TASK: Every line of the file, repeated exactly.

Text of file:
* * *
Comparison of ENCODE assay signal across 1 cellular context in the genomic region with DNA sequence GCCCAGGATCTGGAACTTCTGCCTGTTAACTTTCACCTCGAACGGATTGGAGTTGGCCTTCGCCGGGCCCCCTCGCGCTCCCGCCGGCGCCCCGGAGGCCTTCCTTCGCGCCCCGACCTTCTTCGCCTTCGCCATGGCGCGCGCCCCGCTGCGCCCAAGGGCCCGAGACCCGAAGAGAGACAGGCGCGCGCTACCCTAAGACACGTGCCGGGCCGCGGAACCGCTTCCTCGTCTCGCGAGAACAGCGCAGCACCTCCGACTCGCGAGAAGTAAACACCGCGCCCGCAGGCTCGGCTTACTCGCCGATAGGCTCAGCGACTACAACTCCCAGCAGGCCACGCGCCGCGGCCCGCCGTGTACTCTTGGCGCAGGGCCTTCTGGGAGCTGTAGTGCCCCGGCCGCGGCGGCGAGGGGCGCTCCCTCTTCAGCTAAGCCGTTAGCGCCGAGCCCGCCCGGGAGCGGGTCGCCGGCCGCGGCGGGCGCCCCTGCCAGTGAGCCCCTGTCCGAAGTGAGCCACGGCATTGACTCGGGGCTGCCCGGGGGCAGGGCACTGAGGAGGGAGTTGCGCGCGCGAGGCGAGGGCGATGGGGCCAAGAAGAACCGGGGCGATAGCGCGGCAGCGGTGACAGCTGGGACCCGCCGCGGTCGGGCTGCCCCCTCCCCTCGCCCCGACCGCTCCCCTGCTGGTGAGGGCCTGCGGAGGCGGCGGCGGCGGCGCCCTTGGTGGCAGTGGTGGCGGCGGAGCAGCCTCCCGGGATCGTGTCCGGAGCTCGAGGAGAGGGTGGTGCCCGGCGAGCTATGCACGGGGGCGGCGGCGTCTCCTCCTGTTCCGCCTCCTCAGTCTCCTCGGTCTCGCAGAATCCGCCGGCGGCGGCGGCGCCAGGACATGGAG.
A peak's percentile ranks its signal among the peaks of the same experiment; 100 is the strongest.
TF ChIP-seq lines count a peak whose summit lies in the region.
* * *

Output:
Comparison of ENCODE assay signal across 1 cellular context in the genomic region with DNA sequence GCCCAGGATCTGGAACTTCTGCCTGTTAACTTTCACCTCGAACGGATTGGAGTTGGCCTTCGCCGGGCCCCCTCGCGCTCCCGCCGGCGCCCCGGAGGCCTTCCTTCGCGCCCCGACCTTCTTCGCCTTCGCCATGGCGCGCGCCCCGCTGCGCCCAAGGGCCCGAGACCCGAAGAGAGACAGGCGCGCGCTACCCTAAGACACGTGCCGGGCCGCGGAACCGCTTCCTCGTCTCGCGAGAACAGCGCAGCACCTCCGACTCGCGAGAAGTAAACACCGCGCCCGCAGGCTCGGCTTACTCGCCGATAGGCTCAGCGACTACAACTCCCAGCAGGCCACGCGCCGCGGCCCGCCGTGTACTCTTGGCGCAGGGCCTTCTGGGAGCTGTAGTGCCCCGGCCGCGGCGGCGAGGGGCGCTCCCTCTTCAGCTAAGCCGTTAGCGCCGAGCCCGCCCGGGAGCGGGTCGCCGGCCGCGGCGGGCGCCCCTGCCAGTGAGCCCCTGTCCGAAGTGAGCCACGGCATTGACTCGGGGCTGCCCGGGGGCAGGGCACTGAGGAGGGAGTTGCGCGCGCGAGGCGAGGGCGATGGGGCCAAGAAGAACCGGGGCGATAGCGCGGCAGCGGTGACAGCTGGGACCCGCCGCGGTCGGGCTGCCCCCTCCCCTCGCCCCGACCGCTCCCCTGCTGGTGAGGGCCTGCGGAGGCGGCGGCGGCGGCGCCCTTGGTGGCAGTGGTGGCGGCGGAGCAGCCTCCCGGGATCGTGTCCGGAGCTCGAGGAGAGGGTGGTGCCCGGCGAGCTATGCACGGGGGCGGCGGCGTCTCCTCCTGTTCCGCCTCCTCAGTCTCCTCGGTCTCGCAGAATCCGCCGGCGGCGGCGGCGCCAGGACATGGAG.
A peak's percentile ranks its signal among the peaks of the same experiment; 100 is the strongest.
TF ChIP-seq lines count a peak whose summit lies in the region.